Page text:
Fan fiction itself is not without controversy, however, and some famous authors, including Anne Rice, the prolific writer behind the "Vampire Chronicles" saga, among many others, is a vehement opponent to the movement. In a message posted to her website, Rice wrote, “I do not allow fan fiction. The characters are copyrighted. It upsets me terribly to even think about fan fiction with my characters."

But despite the objections of some that fan fiction is less flattery and more intellectual theft, the fandom community is thriving, and as James is finding out, potentially very lucrative.

Originally, James published the first book of her trilogy through small Australian press The Writer’s Coffee Shop Publishing House and print copies were extremely hard to come by. Demand was so high that booksellers with copies available began advertising in the comments sections of blogs. Many women, including Von Holten, took advantage of their Kindles to purchase copies online, which is how the majority of the book’s over 250,000 copies have been sold. As a bonus, online books come with their own coverless guarantee of anonymity.

“Romance and erotica have been at the forefront of the e-book revolution because you can take e-books anywhere without telltale lurid covers revealing your reading habits,” says Fox.

Without the benefit of a sophisticated publicity campaign, the title has soared to No. 1 on The New York Times combined print and e-book fiction best-seller list for sales for this week, and is the No. 3 position on Amazon’s best-seller list, behind two installments of blockbuster young adult series "The Hunger Games."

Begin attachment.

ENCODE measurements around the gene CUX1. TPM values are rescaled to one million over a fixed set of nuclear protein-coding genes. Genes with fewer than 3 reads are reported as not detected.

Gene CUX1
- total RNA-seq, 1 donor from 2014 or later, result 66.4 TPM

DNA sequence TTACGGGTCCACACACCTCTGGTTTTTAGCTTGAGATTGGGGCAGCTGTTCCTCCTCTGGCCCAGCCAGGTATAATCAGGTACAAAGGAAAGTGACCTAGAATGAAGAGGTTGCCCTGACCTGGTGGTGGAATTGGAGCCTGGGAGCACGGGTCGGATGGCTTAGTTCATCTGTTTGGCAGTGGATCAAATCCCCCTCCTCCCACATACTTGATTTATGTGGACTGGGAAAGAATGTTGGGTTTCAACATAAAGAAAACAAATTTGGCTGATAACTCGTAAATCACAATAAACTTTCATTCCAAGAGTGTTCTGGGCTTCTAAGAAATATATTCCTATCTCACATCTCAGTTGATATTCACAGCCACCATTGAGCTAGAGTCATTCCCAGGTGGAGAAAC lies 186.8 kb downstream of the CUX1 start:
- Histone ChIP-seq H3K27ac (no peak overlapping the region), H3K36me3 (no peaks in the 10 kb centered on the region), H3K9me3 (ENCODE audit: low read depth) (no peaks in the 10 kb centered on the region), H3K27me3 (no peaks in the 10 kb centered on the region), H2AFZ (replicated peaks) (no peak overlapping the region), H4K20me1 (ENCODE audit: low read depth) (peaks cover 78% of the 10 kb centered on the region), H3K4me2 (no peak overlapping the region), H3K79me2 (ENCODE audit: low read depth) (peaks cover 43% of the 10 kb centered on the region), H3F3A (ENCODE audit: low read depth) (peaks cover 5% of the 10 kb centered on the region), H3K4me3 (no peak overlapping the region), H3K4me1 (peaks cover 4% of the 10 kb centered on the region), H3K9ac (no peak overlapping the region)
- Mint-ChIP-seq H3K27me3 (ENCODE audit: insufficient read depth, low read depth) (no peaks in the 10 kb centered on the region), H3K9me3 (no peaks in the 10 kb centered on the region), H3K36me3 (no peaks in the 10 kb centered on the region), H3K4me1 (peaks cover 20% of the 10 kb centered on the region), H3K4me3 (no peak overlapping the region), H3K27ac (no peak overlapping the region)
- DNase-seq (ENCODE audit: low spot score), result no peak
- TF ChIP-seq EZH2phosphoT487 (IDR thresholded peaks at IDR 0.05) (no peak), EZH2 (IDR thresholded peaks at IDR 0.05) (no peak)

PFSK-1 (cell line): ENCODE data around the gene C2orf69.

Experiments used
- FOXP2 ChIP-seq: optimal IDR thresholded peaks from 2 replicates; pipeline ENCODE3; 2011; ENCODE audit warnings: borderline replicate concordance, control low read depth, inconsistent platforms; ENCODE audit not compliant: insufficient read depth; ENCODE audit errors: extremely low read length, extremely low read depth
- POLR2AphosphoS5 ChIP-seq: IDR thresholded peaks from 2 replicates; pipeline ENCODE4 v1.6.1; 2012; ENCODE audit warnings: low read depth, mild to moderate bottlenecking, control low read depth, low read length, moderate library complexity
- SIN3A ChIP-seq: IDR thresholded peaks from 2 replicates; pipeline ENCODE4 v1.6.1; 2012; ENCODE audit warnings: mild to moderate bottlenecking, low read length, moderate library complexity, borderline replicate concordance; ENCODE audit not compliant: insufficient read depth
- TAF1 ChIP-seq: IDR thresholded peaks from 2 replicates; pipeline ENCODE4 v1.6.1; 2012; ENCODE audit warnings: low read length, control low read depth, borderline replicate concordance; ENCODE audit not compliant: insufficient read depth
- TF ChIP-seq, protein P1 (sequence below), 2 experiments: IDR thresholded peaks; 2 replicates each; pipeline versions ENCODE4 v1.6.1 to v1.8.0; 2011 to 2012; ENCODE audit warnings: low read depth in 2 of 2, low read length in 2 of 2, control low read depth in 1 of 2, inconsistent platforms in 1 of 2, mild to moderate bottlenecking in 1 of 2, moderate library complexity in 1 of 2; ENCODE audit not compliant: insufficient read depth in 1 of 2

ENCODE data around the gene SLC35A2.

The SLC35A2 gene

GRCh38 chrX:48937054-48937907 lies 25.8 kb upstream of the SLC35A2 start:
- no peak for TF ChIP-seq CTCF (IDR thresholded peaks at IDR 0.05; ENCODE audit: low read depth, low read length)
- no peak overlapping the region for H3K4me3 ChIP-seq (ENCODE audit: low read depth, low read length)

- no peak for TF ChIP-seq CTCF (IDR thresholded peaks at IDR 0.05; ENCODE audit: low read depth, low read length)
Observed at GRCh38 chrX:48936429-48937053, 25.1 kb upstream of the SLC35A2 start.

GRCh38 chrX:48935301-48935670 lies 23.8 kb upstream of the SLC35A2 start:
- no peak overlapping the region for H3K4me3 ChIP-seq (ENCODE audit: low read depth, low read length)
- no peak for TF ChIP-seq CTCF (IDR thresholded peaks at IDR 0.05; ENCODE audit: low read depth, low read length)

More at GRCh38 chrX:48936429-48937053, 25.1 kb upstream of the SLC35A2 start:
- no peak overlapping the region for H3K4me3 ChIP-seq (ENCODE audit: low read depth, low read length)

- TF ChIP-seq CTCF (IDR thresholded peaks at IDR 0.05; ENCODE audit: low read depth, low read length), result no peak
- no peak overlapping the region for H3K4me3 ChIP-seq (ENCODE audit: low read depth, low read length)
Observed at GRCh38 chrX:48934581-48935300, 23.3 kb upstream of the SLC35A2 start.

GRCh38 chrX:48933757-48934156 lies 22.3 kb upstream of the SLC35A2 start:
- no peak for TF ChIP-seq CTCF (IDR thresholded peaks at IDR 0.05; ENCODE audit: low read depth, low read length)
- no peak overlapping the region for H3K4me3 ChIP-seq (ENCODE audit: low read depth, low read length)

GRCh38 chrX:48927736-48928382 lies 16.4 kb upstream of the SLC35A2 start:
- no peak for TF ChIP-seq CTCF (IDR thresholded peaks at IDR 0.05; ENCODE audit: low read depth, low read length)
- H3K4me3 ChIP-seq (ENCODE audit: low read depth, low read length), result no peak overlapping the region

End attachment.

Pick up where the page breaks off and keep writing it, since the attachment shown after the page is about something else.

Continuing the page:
Last week, however Vintage Books, a paperback division of Random House Inc., announced it had acquired the series, affirming the widespread popularity of the title, as well as ensuring a second wave of copies both in print and online. Even Hollywood has taken notice, and talk is swirling of a potential Tinseltown deal as well.

But what of the elephant in the room – the book's highly sexualized content, which ventures well beyond what has typically been considered mainstream. Is anyone talking about that?

In a Today Show segment that aired earlier this month, Dr. Drew Pinsky, a practicing physician and television personality, voiced his concerns.

This goes beyond the “swept away” fantasy, he said, arguing that the book might even go so far as to advocate violence against women and children. “It says something socially about us that’s a little bit disturbing,” he said.

Absolutely not true, said Dr. Logan Levkoff, a relationship expert, author and sexologist. “This is a relationship that is strictly consensual, and the power dynamics between the couple keep going back and forth.... While it  may be politically incorrect to fantasize about being submissive or taken care of, this is kind of an escape for people who are always taking care of everyone else.”

For Westchester-based mother and professional blogger Stacy Geisinger of StacyKnows.com, another early reviewer of “50 Shades of Grey,” the appeal of the book is perhaps less complicated. “These are hard times,” says Geisinger. “Not everything needs to be so serious.  Sometimes you can read a book just for enjoyment. [The book] makes you giggle when discussing this with your girlfriends.”

And from an "average" male perspective? Frank Santo offered his take on the book in The New York Daily News this week. According to Santo, "50 Shades of Grey" is "pornography, plain and simple," but its popularity shouldn't be a surprise. "When sex is used to sell blue jeans or bubble-gum, the effect is  cheap and cynical," Santo said. "But in "50 Shades" sex is used to sell, well, sex. So who is shocked that women are buying?"

Meredith Bennett-Smith is a Monitor correspondent.